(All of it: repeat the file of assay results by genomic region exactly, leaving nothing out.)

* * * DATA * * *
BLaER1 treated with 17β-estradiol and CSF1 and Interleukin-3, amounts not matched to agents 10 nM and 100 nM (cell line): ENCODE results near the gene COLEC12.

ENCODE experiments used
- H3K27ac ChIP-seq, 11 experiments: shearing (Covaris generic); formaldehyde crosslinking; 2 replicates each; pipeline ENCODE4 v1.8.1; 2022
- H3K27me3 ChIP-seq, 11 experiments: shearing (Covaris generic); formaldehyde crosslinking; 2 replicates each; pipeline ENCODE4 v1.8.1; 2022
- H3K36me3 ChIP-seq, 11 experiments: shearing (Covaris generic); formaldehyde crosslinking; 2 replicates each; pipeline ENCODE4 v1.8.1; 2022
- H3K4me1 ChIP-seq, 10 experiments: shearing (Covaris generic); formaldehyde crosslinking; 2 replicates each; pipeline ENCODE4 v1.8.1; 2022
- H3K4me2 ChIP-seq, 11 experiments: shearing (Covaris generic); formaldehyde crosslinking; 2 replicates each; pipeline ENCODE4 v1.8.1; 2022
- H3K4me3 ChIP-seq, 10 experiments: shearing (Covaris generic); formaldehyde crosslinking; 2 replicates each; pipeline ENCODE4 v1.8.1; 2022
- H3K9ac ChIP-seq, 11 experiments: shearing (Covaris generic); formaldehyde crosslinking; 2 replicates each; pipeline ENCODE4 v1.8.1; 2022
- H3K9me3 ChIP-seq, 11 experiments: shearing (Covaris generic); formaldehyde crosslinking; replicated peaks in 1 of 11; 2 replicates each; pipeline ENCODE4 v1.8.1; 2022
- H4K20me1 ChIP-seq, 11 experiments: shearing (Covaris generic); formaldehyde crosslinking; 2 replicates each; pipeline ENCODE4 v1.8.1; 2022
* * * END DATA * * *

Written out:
BLaER1 treated with 17β-estradiol and CSF1 and Interleukin-3, amounts not matched to agents 10 nM and 100 nM (cell line): ENCODE results near the gene COLEC12.

ENCODE experiments used
- H3K27ac ChIP-seq, 11 experiments: shearing (Covaris generic); formaldehyde crosslinking; 2 replicates each; pipeline ENCODE4 v1.8.1; 2022
- H3K27me3 ChIP-seq, 11 experiments: shearing (Covaris generic); formaldehyde crosslinking; 2 replicates each; pipeline ENCODE4 v1.8.1; 2022
- H3K36me3 ChIP-seq, 11 experiments: shearing (Covaris generic); formaldehyde crosslinking; 2 replicates each; pipeline ENCODE4 v1.8.1; 2022
- H3K4me1 ChIP-seq, 10 experiments: shearing (Covaris generic); formaldehyde crosslinking; 2 replicates each; pipeline ENCODE4 v1.8.1; 2022
- H3K4me2 ChIP-seq, 11 experiments: shearing (Covaris generic); formaldehyde crosslinking; 2 replicates each; pipeline ENCODE4 v1.8.1; 2022
- H3K4me3 ChIP-seq, 10 experiments: shearing (Covaris generic); formaldehyde crosslinking; 2 replicates each; pipeline ENCODE4 v1.8.1; 2022
- H3K9ac ChIP-seq, 11 experiments: shearing (Covaris generic); formaldehyde crosslinking; 2 replicates each; pipeline ENCODE4 v1.8.1; 2022
- H3K9me3 ChIP-seq, 11 experiments: shearing (Covaris generic); formaldehyde crosslinking; replicated peaks in 1 of 11; 2 replicates each; pipeline ENCODE4 v1.8.1; 2022
- H4K20me1 ChIP-seq, 11 experiments: shearing (Covaris generic); formaldehyde crosslinking; 2 replicates each; pipeline ENCODE4 v1.8.1; 2022